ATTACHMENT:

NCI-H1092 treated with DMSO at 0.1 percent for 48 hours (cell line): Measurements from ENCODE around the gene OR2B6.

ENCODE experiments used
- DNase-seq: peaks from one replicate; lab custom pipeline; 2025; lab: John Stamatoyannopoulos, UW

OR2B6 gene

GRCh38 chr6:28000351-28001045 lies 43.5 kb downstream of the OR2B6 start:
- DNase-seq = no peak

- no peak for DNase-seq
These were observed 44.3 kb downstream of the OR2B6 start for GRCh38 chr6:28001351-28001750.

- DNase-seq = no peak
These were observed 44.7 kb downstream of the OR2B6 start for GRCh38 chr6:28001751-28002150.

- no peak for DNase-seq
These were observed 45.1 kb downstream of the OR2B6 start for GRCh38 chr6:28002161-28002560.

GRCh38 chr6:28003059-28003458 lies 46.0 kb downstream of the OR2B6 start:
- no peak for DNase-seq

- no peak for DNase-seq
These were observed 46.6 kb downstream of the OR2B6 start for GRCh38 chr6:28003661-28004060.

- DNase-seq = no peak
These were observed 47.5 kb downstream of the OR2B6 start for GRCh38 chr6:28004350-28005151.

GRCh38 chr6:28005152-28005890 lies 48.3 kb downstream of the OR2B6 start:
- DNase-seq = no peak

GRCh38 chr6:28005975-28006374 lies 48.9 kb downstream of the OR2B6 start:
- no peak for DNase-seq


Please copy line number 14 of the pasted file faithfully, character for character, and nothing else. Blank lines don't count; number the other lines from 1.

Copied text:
- no peak for DNase-seq